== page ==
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#1 2014-11-19 20:35:22

From: Melbourne, Australia
Registered: 2012-09-29
Posts: 4,399

PayPal and SSL 3.0

Many of you may have received an email from PayPal regarding the ending of support for SSL 3.0 in response to the Poodle vulnerability.

In short: you should have nothing to worry about.


This will potentially impact the cart in two ways: with browsers, as your customers are directed to to complete their PayPal details, and with the server you are hosting on, as transaction details are communicated to PayPal in the back-end.  The version of SSL used is determined by the protocols available on your server and customer's browsers, and those that PayPal supports.  As PayPal will no longer support the SSL 3.0 protocol, your cart will only be able to work if your server supports one of the remaining protocols supported by PayPal, in particular TLS.

All modern browsers support TLS.  The only noteworthy browser that will not function correctly with PayPal is Internet Explorer 6, which is not supported by TTG.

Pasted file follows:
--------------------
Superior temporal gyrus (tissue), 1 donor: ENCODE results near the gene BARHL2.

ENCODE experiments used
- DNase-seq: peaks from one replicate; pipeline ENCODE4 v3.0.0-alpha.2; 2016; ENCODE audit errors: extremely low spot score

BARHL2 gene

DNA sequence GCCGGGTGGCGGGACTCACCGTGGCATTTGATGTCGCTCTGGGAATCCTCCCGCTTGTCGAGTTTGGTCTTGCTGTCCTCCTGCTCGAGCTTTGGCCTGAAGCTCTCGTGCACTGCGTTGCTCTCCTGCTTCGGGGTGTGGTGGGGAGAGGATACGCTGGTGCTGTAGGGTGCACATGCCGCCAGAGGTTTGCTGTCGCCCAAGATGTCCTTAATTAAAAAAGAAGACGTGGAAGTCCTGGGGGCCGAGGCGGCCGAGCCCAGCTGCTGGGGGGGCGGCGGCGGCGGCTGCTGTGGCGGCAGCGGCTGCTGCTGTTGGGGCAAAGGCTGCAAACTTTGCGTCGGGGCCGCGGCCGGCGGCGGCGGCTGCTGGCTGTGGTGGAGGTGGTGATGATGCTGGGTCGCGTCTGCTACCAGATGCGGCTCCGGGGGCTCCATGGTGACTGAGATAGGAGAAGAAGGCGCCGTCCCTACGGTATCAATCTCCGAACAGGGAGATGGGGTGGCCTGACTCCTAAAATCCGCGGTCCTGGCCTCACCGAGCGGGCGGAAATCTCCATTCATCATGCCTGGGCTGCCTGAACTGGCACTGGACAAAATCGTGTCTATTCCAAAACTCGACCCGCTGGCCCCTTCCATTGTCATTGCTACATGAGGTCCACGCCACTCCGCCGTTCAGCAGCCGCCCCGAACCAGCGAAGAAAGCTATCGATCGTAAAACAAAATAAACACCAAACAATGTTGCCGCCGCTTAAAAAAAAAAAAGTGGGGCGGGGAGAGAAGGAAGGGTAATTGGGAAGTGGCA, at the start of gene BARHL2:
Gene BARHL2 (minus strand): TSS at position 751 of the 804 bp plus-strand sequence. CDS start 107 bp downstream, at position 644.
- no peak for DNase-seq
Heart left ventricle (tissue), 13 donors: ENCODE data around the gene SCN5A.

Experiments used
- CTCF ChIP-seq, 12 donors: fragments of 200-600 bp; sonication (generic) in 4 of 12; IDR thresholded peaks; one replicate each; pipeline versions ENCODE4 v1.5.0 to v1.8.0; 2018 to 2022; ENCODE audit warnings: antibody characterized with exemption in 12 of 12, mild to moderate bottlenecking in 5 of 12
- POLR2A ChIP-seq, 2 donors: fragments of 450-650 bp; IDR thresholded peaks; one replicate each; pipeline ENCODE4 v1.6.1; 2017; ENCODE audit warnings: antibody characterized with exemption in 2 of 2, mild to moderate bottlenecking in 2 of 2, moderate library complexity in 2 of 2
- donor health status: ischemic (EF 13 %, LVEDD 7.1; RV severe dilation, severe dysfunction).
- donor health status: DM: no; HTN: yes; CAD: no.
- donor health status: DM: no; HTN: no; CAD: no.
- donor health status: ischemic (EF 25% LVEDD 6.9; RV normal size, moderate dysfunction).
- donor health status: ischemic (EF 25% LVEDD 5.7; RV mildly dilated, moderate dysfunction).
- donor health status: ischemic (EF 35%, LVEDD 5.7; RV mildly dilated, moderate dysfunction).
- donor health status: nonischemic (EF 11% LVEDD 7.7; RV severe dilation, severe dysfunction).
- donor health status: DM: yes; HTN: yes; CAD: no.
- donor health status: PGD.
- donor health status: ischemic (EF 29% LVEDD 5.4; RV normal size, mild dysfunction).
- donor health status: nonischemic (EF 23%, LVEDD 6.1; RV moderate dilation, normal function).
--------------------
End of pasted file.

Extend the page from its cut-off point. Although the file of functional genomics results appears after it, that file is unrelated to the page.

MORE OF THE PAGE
All hosts updated in recent years should support TLS.  If in doubt, there are two ways of testing that your server supports TLS:

1. Look at the PHP Info for your site.  With CE4, you can find a link to the PHP Info on the TTG BE Dashboard.  The "Registered Stream Socket Transports" section lists the available protocols.  If 'tls' is one listed, then you'll be fine.

2. Test your cart on PayPal's Sandbox with the PayPal testing credentials.  PayPal has already disabled SSL 3.0 support on the SandBox, so if this mode works, then your cart will continue to function correctly when PayPal disables SSL 3.0 on

PayPal recommends that you create a new set of Security Credentials in the off-chance that they had been compromised by an old browser prior to disabling SSL 3.0.  For instructions on how to do so, see this guide: … edentials/

In practice, this may be unnecessary, since in my understanding, even if your credentials did fall into the wrong hands, there is no mechanism in which a third party could use them to steal funds or gain financially from you.  At most, they could be used to create dummy transactions in an attempt to disrupt your business or cause loss through PayPal fees.  If this risk concerns you, then follow the link above to create new credentials.


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